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Opening a business checking account should be top of mind for anyone starting a business. A business checking account is essential. It’s from this account that you pay suppliers, vendors, and anyone else you do business with. Beyond this functional use, a business checking account also lets you separate your personal and business finances. And if you plan on applying for a small business loan in the future, you’ll likely need a separate business checking account to qualify.
The problem is that so-called “free” business checking accounts aren’t completely free. Banks charge for certain services, and without choosing carefully, you can get hit with a myriad of fees month after month. These fees are small, but over time, they can add up to a big dent in your bottom line. If you choose wisely, though, you can find a checking account with features that help you better manage your business’s cash flow.
To help you shop around, we compiled a list of all the free business checking accounts and their standout features. Business checking accounts vary a lot in terms of fees, available services, and policies. Use this as a starting point for your best checking account option.
The main reason to open a business checking account is to keep your personal and business finances separate. This is important for financial, legal, and organizational purposes, says Brayden McCarthy, VP of Strategy at Fundera.
Mixing business and personal finances can cause major accounting headaches come tax season. Imagine spending hours picking through your bank statements to figure out if a dinner you had six months ago was on your personal dime or for entertaining a client. Miscategorizing such expenses can land you in hot water with the IRS.
“With a separate business checking account,” McCarthy says, “You won’t have to waste hours sorting through your bank account statements, documents, and paper receipts highlighting to your accountant which expenses are business expenses and which aren’t. You can quickly figure out your profits and taxable income. You’ll save yourself time and money, and your accountant will thank you.”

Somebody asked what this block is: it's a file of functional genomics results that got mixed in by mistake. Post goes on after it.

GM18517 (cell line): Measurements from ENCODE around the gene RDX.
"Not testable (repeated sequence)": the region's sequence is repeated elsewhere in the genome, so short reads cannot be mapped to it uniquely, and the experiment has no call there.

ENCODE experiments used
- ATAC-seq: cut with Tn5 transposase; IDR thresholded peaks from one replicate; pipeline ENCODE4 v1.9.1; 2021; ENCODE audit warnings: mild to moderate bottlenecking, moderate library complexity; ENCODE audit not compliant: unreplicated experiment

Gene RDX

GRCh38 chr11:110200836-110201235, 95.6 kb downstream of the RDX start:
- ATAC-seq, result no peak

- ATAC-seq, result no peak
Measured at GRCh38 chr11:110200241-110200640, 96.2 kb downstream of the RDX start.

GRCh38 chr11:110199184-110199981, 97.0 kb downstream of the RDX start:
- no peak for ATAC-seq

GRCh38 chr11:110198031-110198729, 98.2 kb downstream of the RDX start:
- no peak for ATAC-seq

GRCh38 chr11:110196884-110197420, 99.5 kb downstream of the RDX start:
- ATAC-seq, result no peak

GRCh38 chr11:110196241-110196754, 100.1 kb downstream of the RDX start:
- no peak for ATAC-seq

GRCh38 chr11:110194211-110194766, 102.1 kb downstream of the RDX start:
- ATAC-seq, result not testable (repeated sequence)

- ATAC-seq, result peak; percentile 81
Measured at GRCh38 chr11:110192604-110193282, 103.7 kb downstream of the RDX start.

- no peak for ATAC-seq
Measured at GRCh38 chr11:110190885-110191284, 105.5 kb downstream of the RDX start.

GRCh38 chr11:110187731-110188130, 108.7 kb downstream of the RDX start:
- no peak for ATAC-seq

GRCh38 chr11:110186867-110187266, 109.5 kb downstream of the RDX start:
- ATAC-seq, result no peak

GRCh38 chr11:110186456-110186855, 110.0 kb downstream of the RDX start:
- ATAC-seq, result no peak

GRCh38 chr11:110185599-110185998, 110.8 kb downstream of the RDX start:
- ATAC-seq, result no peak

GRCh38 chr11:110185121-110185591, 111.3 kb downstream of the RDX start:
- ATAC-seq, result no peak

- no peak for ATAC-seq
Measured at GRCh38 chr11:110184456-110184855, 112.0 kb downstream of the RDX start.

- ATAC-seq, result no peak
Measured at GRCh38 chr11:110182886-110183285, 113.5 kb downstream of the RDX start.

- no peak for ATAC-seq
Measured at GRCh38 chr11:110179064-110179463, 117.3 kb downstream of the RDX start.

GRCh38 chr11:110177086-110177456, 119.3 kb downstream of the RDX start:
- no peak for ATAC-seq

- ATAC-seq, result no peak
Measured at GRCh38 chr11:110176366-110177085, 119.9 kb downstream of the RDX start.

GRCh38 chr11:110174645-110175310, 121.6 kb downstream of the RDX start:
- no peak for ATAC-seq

Intermixing your personal and business finances can also get you into legal problems. Depending on your business entity type, if your personal finances are mixed up with your business’s, you may become personally liable if someone sues your business for an accident, breach of contract, or other reason.
Not having a business bank account can even ruin your chances at securing small business loans down the line. Choosing a free business checking account from our list can help you avoid all of these problems and simplify business ownership for you.
When you start researching “free” business checking accounts, you’ll see that they are not really free. Even for free business checking accounts, banking institutions have several ways of earning money from your account. Most banks offer you a certain minimum number of transactions and services for free. After you’ve reached that limit, they’ll charge a per-transaction, cash handling, wire transfer, and ATM fees, just to name a few. The key differentiator when comparing accounts is often the number of free included services, after which you need to pay.
Before selecting an option from our list below, consider how the following five factors might affect your choice among free business checking accounts:
When searching for a free business checking account, the first thing you should evaluate is how many transactions you will get for free each month. This goes to the heart of how you’ll use your account and how much that use will cost you. “Transactions” typically include cash and check deposits, cash withdrawals, transfers, and electronic payments.
Most free business checking accounts limit the number of transactions you can make each month before the institution charges a fee for each transaction. Many institutions also set a cap on the number of monthly transactions that qualify for their free product level. If you know that you process a lot of transactions, read the fine print on your business checking account agreement to make sure the level of free transactions matches up with what you need.
Banks’s financial health depends in part on the amount of deposits they have on their ledgers, so banks encourage customers to retain a sizable balance in their accounts. Some accounts will charge you fewer fees, or even no fees, if you maintain a high enough daily and monthly account balance. When shopping for account, consider your expenses and what’s realistic for you in terms of average daily and monthly account balance.
To calculate average daily account balance, banks typically add up your closing balance on each day of the bank statement period and divide that sum by the number of days in that period. Banks calculate the average monthly balance by adding your daily closing account balances throughout the month. Then, the bank divides that sum by the number of days in the month. In calculating your average, some banks will consider your balance across different accounts that you hold at the bank. Make sure to understand your bank’s specific policy.
In addition to average daily balance requirements, accounts with the fewest fees require a much larger opening deposit than accounts with more or higher fees. Keep in mind that your opening deposit might differ from your average daily account balance if, for example, you need to maintain more than one checking account for a few days (or longer) as you transition between checking accounts.